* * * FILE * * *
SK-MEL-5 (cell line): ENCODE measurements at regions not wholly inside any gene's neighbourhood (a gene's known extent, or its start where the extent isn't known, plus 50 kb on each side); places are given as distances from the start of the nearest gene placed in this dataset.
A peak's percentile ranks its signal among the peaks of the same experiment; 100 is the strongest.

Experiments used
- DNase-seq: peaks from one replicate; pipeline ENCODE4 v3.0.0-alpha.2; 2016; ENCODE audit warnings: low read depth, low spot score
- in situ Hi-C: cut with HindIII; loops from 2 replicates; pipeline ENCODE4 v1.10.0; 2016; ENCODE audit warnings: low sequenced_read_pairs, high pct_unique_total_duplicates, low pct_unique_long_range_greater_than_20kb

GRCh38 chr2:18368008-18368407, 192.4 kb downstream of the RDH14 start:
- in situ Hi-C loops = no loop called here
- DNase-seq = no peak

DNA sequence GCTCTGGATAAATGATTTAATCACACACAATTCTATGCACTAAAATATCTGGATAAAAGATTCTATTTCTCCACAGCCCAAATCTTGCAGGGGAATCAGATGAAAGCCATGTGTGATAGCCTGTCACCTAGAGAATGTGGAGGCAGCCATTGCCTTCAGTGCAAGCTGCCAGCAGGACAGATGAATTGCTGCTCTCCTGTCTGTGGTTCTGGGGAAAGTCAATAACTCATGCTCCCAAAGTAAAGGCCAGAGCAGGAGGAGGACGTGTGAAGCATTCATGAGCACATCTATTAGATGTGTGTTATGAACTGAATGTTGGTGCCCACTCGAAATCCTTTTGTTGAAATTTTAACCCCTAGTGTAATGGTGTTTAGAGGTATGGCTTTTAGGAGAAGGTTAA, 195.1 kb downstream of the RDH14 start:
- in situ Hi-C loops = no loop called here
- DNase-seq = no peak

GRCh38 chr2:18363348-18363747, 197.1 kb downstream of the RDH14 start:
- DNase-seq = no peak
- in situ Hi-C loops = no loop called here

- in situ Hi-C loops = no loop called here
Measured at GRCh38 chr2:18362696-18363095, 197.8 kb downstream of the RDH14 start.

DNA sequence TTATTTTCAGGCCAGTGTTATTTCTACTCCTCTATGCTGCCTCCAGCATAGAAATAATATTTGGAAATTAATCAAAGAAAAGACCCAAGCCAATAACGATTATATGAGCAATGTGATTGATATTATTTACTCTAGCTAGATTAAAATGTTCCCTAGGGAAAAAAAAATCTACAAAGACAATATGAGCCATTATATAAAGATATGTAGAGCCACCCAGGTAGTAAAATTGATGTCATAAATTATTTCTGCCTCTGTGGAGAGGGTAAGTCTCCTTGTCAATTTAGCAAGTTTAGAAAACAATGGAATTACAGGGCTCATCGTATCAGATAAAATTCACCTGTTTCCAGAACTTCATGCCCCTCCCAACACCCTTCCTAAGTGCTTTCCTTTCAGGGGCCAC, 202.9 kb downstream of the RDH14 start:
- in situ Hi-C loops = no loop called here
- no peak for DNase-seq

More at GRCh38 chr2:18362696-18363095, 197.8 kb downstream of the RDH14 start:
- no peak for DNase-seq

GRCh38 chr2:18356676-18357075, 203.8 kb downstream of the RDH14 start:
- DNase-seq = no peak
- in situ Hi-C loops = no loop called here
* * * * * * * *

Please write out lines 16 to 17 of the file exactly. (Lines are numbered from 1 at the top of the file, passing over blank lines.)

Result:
Measured at GRCh38 chr2:18362696-18363095, 197.8 kb downstream of the RDH14 start.

DNA sequence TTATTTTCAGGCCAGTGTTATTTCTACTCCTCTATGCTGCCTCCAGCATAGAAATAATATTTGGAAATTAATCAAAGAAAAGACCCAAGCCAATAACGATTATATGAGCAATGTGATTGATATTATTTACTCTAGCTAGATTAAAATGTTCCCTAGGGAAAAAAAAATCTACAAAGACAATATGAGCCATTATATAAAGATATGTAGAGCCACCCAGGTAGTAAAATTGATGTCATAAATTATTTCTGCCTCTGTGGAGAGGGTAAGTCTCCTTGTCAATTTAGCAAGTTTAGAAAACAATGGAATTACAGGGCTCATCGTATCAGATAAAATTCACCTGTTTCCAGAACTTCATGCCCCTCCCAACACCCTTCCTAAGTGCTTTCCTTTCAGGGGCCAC, 202.9 kb downstream of the RDH14 start: